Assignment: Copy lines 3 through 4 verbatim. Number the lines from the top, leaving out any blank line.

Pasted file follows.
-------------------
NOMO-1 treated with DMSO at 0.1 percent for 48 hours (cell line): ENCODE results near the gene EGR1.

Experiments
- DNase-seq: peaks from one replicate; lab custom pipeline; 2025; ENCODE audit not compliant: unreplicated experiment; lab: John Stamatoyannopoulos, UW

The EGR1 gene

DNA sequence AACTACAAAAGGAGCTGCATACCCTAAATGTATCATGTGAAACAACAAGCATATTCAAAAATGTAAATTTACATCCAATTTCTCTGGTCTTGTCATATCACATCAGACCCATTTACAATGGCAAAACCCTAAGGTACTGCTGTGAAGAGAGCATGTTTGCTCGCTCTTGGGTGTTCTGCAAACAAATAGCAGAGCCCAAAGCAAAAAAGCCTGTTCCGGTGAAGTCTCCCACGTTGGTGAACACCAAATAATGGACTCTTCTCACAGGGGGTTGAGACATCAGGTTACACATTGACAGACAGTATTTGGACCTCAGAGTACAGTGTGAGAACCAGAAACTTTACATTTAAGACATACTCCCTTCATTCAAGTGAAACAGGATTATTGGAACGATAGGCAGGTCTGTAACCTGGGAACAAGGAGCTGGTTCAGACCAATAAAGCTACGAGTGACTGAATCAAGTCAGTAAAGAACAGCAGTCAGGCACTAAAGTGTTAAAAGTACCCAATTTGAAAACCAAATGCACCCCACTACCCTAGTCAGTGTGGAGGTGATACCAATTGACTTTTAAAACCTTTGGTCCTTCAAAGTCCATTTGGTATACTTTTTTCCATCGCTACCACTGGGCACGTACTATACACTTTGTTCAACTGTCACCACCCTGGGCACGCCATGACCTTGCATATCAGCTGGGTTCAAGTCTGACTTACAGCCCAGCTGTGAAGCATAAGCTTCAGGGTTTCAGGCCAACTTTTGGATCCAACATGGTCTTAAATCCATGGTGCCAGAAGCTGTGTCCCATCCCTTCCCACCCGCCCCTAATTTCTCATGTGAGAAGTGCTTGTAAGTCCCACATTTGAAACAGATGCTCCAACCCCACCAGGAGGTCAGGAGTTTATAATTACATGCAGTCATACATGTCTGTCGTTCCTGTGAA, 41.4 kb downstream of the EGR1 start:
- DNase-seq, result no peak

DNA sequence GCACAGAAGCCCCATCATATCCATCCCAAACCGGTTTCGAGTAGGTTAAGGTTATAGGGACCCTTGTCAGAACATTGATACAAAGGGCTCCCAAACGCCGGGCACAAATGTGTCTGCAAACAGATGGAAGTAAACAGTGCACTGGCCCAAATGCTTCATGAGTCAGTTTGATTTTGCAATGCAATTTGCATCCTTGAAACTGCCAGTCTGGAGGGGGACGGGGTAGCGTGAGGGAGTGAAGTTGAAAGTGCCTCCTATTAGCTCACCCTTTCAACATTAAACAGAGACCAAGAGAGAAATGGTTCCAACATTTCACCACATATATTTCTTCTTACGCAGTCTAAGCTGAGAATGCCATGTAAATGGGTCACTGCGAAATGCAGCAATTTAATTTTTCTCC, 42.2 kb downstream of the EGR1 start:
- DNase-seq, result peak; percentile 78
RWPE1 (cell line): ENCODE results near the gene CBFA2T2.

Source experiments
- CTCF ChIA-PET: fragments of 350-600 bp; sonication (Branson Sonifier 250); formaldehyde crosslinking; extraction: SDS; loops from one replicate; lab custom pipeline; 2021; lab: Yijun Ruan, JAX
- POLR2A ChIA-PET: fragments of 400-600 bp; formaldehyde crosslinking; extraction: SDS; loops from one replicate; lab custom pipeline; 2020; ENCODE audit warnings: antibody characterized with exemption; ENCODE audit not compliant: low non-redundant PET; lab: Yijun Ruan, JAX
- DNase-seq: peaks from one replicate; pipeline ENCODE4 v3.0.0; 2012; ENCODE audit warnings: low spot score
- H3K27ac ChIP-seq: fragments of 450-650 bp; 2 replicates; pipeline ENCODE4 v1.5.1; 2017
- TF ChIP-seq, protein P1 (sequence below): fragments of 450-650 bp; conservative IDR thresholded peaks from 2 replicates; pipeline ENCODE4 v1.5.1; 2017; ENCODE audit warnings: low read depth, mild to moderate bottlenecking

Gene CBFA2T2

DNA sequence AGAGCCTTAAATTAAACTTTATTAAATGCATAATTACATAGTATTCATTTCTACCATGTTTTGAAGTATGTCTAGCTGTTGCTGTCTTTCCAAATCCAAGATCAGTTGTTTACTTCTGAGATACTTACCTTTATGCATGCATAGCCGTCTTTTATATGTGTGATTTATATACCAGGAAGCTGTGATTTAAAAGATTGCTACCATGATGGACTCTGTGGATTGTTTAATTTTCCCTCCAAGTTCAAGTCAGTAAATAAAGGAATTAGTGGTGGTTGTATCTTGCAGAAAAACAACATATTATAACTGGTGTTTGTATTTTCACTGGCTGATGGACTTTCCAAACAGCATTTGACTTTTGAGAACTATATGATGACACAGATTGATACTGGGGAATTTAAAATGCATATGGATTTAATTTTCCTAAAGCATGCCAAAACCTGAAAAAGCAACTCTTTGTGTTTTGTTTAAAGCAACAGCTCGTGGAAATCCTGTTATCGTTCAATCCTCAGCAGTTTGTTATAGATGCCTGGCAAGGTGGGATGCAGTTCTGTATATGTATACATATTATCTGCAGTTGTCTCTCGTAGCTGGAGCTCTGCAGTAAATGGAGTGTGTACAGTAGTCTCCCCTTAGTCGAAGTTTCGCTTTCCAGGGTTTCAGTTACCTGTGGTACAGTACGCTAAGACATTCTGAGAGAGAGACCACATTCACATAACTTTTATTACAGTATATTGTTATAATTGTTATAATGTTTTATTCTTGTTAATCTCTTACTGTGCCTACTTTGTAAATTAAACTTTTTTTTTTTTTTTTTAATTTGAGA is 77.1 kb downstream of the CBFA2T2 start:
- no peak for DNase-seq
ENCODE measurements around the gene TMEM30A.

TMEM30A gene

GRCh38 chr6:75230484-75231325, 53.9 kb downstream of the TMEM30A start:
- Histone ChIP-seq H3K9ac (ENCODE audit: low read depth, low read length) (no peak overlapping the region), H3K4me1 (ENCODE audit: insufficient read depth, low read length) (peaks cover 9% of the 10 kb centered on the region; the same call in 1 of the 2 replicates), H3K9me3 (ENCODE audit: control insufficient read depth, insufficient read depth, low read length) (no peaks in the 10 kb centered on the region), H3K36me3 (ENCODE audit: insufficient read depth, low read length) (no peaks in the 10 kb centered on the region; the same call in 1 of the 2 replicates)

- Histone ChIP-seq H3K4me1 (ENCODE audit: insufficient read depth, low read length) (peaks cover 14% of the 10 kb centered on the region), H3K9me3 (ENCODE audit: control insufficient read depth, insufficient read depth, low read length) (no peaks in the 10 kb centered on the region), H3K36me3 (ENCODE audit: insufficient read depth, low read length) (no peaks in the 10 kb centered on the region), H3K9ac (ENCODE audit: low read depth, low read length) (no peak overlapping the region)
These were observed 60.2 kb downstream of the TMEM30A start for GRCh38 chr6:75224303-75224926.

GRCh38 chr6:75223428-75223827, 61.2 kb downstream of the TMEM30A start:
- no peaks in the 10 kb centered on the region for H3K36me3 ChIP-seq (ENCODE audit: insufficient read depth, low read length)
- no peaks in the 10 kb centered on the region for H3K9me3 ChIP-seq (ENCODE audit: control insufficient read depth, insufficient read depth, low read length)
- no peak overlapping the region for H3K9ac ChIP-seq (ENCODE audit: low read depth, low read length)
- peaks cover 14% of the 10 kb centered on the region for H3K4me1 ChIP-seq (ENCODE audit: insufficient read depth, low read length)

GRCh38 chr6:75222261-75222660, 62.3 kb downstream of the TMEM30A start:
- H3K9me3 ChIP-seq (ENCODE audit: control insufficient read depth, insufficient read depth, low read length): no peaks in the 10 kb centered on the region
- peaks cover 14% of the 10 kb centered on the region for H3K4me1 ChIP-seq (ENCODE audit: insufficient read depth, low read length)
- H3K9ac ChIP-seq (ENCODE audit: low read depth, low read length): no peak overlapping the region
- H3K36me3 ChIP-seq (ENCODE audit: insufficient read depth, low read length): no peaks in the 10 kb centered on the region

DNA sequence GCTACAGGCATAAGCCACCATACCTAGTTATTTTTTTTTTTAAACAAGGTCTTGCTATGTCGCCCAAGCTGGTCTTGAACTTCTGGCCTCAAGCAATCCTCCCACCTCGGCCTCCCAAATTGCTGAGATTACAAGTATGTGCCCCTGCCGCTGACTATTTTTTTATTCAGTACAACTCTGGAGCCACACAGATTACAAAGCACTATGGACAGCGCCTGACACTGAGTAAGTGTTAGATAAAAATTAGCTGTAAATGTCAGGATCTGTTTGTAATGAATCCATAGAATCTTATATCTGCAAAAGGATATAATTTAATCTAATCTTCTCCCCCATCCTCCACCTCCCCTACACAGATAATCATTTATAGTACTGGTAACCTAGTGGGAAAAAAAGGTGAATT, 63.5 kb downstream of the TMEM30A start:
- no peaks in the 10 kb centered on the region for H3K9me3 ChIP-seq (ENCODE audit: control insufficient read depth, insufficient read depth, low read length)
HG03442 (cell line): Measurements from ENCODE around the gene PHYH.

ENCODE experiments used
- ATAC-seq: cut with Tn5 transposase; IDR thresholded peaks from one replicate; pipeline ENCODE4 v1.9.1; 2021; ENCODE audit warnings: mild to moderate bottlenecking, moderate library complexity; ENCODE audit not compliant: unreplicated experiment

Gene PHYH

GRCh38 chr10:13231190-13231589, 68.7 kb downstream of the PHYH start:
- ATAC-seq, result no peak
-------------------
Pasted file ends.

- DNase-seq: peaks from one replicate; lab custom pipeline; 2025; ENCODE audit not compliant: unreplicated experiment; lab: John Stamatoyannopoulos, UW

The EGR1 gene